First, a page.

We do tear up our share of grass--I m just looking for the fastest method for truly repairing compacted egress routes. Right now I prefer rotadairon with compost amendments then seed---just wanted to see if there was something else

alldayrj
06-25-2012, 10:29 PM
Yes, usually more planning is involved. Lets take a 50' walkway for example. Excavate the material and dump it directly in a truck (our 5t can load any size truck even tri-axles) then scoop gravel directly out of another truck and place in walkway. On jobs that only the mini-ex is on we almost never dump material. Always work out of the truck. I can lift full pallets of material out of a 6 wheeler no problem and place them. Also being really efficient with an excavator depends on what attachments you have. We have a 24" tooth bucket, 36" tooth bucket, 52" grading bucket w/power tilt(you can tilt the bucket 90deg to either side) and a hydraulic breaker.

thanks tom.

unfortunately I'm still working with a skid and 1 truck so when it comes time to add a mini ex I will probably have to bring the skid as well.

any other tips to running a job with a mini ex? not operating wise, I want to make the transition from using one tool for every job to two tools (skid and ex) more effectively/ productively

DVS Hardscaper
06-25-2012, 10:55 PM
So many tools are available. So many variables.

I have a buddy that owns an excavating company. He has around 36 pieces of equipment. One thing he does not one a single one of - is an excavator. He says it's cheaper to rent one by the month rather than buy one because each job always requires a different size machine.

Same mentality could be said for building patios. So many equipment choices.

I always think about the grand scheme of staffing. If you buy a truck with air brakes will you find honest dependable hard working people that can drive it? If you use an excavator to dig for a patio will you always readily have an employee that can run it?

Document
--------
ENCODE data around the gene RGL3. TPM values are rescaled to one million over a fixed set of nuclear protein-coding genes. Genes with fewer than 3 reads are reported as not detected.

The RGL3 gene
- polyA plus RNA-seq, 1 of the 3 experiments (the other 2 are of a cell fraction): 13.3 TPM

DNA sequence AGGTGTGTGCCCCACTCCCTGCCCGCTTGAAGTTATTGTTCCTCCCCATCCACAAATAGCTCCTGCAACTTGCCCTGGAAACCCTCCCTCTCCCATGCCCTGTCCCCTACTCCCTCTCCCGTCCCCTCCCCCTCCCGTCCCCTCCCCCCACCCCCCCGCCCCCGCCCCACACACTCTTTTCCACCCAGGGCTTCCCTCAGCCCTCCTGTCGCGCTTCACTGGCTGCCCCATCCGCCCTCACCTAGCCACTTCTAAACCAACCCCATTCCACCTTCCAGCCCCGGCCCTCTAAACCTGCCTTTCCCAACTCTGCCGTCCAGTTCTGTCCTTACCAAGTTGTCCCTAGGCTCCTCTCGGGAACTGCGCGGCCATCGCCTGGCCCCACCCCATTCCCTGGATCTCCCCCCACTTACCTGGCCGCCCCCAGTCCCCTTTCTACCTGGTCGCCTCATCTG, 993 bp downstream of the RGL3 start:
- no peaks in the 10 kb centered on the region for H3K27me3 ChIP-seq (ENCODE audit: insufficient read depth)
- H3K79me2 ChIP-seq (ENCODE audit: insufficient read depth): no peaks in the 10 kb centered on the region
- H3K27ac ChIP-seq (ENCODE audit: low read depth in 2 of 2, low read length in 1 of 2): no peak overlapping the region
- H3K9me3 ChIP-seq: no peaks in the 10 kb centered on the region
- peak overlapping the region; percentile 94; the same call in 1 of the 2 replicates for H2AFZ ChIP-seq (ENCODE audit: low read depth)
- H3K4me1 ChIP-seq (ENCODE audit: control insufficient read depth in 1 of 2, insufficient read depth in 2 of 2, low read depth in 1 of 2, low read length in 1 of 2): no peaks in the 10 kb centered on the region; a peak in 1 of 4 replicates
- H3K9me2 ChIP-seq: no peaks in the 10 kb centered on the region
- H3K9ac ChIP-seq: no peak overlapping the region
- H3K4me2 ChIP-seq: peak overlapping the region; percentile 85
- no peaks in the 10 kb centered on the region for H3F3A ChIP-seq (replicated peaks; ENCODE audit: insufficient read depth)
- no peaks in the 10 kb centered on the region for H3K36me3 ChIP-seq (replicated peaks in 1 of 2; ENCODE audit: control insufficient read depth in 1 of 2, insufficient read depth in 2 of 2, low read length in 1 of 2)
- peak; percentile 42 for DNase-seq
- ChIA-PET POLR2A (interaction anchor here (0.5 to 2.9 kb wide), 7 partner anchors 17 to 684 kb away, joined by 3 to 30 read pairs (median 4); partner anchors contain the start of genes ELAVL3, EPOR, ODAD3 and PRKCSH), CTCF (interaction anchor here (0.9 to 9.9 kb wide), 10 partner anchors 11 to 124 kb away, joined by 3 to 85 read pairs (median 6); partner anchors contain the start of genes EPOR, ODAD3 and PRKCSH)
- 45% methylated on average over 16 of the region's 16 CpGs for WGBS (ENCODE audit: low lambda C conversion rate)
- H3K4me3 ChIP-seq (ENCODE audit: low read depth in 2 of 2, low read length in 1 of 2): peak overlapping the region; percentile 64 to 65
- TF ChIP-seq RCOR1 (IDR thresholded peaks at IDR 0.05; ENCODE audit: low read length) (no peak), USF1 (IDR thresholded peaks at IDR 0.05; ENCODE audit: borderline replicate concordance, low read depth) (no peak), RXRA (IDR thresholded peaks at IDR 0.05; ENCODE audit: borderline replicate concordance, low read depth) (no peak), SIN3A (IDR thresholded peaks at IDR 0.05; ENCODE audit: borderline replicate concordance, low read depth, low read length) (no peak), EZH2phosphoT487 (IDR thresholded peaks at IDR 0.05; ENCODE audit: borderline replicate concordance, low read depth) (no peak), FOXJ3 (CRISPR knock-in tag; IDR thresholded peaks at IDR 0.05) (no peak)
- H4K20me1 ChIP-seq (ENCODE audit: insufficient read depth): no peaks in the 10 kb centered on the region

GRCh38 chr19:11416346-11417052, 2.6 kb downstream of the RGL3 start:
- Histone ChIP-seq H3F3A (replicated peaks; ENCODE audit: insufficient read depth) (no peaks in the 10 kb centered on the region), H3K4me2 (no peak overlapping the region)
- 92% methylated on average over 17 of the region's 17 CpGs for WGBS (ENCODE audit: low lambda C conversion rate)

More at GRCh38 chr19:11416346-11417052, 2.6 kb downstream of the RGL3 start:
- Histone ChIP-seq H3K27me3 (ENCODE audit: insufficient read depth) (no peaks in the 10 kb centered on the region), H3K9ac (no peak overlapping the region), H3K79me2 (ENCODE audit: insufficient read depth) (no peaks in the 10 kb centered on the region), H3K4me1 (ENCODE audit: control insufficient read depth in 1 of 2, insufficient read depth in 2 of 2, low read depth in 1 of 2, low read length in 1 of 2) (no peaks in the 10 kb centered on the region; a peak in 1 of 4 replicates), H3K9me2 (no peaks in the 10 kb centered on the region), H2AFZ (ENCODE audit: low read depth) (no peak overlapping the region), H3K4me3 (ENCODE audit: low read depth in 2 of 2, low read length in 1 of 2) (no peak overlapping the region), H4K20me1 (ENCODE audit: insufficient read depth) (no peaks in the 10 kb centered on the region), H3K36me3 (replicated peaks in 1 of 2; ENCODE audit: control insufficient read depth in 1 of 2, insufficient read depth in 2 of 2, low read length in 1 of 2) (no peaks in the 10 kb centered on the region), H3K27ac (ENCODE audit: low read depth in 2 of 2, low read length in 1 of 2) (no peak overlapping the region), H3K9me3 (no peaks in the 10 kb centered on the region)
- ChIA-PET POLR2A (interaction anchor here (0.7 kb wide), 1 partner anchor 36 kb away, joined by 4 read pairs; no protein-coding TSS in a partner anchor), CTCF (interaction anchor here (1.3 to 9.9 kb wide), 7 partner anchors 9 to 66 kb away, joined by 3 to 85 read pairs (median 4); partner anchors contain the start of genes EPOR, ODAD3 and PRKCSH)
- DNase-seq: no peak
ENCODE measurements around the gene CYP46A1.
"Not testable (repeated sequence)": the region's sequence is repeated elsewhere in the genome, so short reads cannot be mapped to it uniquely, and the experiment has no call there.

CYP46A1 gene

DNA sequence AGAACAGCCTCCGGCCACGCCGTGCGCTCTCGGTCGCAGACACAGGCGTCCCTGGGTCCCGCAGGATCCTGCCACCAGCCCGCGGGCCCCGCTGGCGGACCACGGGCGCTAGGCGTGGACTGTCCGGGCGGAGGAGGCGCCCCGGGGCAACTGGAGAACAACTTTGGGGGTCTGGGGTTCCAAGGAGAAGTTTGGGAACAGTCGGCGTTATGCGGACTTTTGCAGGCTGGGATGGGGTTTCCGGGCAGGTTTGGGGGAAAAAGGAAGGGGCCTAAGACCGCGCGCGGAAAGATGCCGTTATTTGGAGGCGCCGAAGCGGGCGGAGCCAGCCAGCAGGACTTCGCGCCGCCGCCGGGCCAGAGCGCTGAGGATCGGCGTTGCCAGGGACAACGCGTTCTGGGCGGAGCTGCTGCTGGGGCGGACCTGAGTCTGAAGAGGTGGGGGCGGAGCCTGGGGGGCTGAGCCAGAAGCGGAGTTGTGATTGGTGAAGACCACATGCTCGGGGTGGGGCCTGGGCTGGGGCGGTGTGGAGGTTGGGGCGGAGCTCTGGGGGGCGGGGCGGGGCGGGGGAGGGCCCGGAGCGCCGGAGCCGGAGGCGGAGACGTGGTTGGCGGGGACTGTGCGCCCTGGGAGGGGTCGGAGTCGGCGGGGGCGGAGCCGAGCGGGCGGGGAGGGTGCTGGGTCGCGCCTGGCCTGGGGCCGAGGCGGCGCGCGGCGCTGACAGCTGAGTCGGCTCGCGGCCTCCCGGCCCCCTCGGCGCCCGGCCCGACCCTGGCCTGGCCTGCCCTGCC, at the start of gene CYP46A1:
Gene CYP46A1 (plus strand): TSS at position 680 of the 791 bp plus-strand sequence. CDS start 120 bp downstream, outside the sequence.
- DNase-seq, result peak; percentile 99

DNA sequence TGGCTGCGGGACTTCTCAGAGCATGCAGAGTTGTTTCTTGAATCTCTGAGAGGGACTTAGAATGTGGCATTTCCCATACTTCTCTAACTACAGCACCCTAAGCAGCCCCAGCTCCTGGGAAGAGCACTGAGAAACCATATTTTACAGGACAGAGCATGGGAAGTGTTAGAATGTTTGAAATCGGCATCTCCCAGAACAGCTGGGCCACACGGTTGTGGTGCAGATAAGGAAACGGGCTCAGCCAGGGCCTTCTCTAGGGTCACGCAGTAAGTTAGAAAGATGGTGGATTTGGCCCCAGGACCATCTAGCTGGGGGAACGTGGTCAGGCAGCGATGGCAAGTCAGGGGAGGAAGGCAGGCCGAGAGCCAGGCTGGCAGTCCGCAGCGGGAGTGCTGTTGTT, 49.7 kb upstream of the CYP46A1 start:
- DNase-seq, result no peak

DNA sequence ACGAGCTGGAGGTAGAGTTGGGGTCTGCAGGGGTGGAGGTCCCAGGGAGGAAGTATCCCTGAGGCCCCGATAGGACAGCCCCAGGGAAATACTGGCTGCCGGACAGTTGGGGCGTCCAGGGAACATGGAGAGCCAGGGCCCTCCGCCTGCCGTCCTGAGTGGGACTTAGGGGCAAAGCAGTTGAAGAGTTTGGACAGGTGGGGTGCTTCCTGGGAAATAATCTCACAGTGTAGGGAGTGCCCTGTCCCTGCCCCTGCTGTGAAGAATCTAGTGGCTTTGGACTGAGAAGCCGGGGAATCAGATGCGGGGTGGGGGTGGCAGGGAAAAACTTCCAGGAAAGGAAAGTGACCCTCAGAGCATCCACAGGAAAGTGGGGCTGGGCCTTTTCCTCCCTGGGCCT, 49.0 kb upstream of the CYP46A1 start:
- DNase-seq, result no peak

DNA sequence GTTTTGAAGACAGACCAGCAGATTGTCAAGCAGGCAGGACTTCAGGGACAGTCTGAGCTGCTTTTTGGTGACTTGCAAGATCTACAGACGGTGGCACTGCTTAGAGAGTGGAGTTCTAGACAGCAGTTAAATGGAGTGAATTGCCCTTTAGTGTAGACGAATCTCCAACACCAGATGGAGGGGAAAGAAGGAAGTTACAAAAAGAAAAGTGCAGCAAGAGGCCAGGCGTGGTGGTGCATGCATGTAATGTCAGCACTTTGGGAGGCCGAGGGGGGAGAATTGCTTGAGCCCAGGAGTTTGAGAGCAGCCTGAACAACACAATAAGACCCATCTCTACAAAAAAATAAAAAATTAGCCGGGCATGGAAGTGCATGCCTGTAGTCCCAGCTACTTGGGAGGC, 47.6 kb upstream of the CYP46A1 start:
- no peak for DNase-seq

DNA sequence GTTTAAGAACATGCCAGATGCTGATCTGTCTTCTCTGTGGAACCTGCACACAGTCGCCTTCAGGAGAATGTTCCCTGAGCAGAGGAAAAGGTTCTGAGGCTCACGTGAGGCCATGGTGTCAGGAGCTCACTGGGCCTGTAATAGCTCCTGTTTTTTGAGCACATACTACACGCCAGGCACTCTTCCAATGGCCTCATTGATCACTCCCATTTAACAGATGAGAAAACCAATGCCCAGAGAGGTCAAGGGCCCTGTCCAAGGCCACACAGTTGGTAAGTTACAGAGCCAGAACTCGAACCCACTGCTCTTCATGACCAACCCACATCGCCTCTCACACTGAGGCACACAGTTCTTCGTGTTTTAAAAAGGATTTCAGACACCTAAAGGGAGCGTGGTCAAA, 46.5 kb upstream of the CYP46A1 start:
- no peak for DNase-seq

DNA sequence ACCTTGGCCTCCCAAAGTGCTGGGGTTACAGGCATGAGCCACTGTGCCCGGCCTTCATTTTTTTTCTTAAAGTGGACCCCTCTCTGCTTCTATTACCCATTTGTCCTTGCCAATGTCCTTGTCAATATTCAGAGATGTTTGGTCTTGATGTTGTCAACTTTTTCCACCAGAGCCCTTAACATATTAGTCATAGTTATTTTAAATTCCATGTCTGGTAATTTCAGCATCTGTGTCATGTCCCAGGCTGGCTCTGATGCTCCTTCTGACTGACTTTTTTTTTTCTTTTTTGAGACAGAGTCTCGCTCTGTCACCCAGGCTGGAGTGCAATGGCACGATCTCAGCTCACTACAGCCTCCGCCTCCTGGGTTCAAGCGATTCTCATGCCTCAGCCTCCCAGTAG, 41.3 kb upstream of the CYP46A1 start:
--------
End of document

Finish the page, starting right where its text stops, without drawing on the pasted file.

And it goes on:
.

alldayrj
06-25-2012, 11:04 PM
I would love to add a 550, a triaxle, a mini skid, a CTL, and a mini ex but only in my dreams!

so what kind of equipment DOES he own?? and why? the same argument could be made about skid steer sizes

DVS Hardscaper
06-25-2012, 11:26 PM
Seems most of the folks partaking in this discussion are small owner operators (such as myself).

When you're small, it's important to diversify as much as possible. The last two weeks of July and 1st (2) weeks of August are usually slow periods in the residential hardscape industry, as this is peak vacation time. Limiting yourself to a compact walk behind loader will hinder you from taking on other jobs to fill in for the slow periods.

If you excavate with a certain machine - will you always be able to load the truck direct from the work site? Of all the jobs we do annually - I think we may ever only have 2 to 3 jobs where we could actually get the truck near the worksite. We do not drive trucks in the client's yards. I've never been a fan of that concept. Heck, its seldom that even if we wanted to, that we'd even be able to get the truck into the backyard. It's either no access, too tight, too steep, or too muddy.

alldayrj
06-26-2012, 07:22 AM
yea i frequently find myself driving the skid in the yard and either
A. using it to haul out and in material to the truck or street
or
B. load 3 wheelbarrows til we're done excavating then bringing it to the street to do the same thing with base matl.

the worst thing about patios? they're in the damn back yard!!! people only see the mess and commotion and not the beautiful finished product

DVS Hardscaper
06-26-2012, 09:00 AM
See, Tom works for a company that has multiple pieces of equipment. Whatever the scenario, they're equipped to do the work efficiently.